Monday, January 25, 1999 Published at 23:38 GMT
World: Middle East
British cleric resists Yemen extradition
Detainees' relatives at Heathrow prepare to fly to Yemen
A militant Islamic leader based in Britain has vowed to fight a bid to extradite him to Yemen for trial on terrorist charges. Abu Hamza al-Masr's pledge to stay in the UK comes as relatives of five British detainees - including his stepson - prepared to fly out to Yemen.
Yemeni authorities asked Britain to extradite Mr al-Masri to answer charges of committing subversive acts in Yemen.
President Ali Abdullah Saleh asked for Prime Minister Tony Blair's help in securing Hamza's extradition at a meeting with British ambassador Vic Henderson in the capital, Sana'a, earlier on Monday.
Mr al-Masri, head of the London-based Supporters of Sharia (Islamic law), is accused by Yemen of being involved with a group whose members are on trial in Yemen for kidnapping 16 foreigners.
The cleric said he would not receive a fair trial in Yemen and would fight the extradition attempt.
"If the president wants you there will be no fair trial, he has already tried you," the cleric said. "The record of Yemen in human rights is not good. It makes it very cheeky for them to ask to try me."
His 18-year-old stepson, Mohsin Ghalain, is one of the five British men due to go on trial in Yemen on Wednesday on charges of planning to commit acts of terrorism.
The five have denied the charges.
Detainees' families fly out
On Monday night their relatives flew out to Yemen not knowing if they would be allowed to see their loved ones.
As they arrived at Heathrow Airport family members and supporters had still not secured visas to enter Yemen.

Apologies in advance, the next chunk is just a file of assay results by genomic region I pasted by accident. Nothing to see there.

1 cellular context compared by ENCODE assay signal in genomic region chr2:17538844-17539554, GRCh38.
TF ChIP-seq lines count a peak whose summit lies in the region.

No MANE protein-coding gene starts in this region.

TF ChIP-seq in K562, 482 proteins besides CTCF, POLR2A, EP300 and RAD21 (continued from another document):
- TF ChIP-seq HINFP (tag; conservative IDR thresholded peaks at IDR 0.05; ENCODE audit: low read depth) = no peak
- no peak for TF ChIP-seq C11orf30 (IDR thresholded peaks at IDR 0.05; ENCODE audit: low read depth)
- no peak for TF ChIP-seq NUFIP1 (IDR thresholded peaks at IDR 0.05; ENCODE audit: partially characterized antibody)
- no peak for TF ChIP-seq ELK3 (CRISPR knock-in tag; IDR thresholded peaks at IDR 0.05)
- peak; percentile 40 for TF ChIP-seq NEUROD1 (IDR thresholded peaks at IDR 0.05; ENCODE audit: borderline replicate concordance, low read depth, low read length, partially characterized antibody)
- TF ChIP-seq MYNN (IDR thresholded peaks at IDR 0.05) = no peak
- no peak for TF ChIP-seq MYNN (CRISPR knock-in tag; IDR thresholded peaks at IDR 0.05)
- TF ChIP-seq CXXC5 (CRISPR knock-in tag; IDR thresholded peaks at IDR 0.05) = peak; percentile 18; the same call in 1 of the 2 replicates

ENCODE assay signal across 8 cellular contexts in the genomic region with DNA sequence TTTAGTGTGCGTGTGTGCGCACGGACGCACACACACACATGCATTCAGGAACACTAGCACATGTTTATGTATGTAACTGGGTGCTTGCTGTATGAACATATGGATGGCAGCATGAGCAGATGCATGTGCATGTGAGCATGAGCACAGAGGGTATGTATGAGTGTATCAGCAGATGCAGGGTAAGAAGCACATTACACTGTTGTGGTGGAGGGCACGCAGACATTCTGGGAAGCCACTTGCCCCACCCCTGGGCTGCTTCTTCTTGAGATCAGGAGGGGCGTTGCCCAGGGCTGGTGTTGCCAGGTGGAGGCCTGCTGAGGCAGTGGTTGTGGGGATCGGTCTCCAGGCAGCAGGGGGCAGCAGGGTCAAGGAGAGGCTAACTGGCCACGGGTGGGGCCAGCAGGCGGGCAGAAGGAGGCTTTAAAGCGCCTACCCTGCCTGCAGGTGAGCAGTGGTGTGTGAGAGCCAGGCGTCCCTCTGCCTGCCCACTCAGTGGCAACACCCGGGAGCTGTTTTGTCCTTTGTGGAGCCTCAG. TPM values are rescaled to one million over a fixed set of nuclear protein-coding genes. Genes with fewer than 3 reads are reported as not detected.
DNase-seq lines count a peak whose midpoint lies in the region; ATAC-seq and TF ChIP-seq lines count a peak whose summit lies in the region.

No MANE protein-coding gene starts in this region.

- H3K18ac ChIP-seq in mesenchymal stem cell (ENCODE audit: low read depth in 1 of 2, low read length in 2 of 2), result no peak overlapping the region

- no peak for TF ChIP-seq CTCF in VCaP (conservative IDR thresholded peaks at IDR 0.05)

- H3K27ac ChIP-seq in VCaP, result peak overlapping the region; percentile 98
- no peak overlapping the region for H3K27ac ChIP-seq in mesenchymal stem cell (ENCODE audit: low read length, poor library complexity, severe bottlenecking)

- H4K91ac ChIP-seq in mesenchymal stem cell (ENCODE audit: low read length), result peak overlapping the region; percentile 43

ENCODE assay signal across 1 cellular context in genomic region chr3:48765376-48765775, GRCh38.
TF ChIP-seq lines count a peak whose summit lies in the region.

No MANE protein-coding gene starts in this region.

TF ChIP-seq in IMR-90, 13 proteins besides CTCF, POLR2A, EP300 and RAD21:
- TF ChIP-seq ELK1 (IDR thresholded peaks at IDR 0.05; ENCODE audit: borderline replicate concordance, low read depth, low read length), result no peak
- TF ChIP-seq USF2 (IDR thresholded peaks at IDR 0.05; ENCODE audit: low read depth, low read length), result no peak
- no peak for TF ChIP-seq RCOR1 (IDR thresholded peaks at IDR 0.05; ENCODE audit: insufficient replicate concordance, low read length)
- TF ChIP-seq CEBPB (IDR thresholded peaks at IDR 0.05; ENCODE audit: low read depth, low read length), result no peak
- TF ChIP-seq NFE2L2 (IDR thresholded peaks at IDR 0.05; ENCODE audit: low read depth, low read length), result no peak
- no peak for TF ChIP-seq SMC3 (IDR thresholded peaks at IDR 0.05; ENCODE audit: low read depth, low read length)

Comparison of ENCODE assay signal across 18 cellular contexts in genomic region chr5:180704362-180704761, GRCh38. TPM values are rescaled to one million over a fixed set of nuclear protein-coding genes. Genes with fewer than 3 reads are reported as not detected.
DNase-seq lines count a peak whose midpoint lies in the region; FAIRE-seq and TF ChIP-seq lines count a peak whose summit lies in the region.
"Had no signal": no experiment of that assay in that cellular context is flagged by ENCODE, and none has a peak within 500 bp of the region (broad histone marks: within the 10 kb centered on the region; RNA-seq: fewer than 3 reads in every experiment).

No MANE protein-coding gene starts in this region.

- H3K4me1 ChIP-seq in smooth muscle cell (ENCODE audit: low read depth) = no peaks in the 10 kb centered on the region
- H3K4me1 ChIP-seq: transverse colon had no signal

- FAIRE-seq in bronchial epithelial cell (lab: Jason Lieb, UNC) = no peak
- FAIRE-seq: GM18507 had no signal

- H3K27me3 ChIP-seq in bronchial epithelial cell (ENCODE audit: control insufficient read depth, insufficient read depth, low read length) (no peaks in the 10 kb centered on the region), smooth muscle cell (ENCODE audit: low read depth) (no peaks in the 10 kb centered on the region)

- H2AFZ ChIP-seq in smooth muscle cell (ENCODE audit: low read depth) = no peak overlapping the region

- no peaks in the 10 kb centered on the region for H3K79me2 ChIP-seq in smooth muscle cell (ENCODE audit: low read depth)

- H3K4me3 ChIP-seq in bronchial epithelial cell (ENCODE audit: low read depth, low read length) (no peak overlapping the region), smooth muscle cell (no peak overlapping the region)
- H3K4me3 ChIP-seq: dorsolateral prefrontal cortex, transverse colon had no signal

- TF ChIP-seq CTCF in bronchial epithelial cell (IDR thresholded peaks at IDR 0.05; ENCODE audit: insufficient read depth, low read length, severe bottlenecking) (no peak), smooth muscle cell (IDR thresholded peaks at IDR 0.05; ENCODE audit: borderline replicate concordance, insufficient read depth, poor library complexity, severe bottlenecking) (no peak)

The eight-strong party includes a doctor, lawyers and relatives.
The group hopes to arrive in the Sana'a in time for the start of the men's trial on Wednesday.
Ghulam Hussein, Shahid Butt, Malik Nassar Harhra, Samad Ahmed, and Mohsin Ghalain, all from the Midlands, were arrested on 23 December after police swooped on a car, two hotels and a villa in Aden.
Yemeni police said they found two rockets, land mines, explosives, a hand grenade and training videos in the raids. They claim the suspects were on a bombing mission intending to attack Aden's Christian church and blow up the British Consulate as well as hitting other targets.
Police alleged the motive was revenge for British and United States attacks on Iraq. But the families of the men say they are innocent.
British diplomatic efforts are trying to secure visas for the group and a British Consulate official is due to meet the party at Sana'a.
'We pray we will find something good'
Rashid Butt, from Small Heath, Birmingham, the brother of Shahid, said: "We have been looking for a light for the last few weeks and we're hoping to find it now. We just pray to God we are going to find something good out there.
"Hopefully we are going to tell the whole world the truth about what is happening. A lot of people have closed their eyes to this and don't understand that our relatives have been tortured."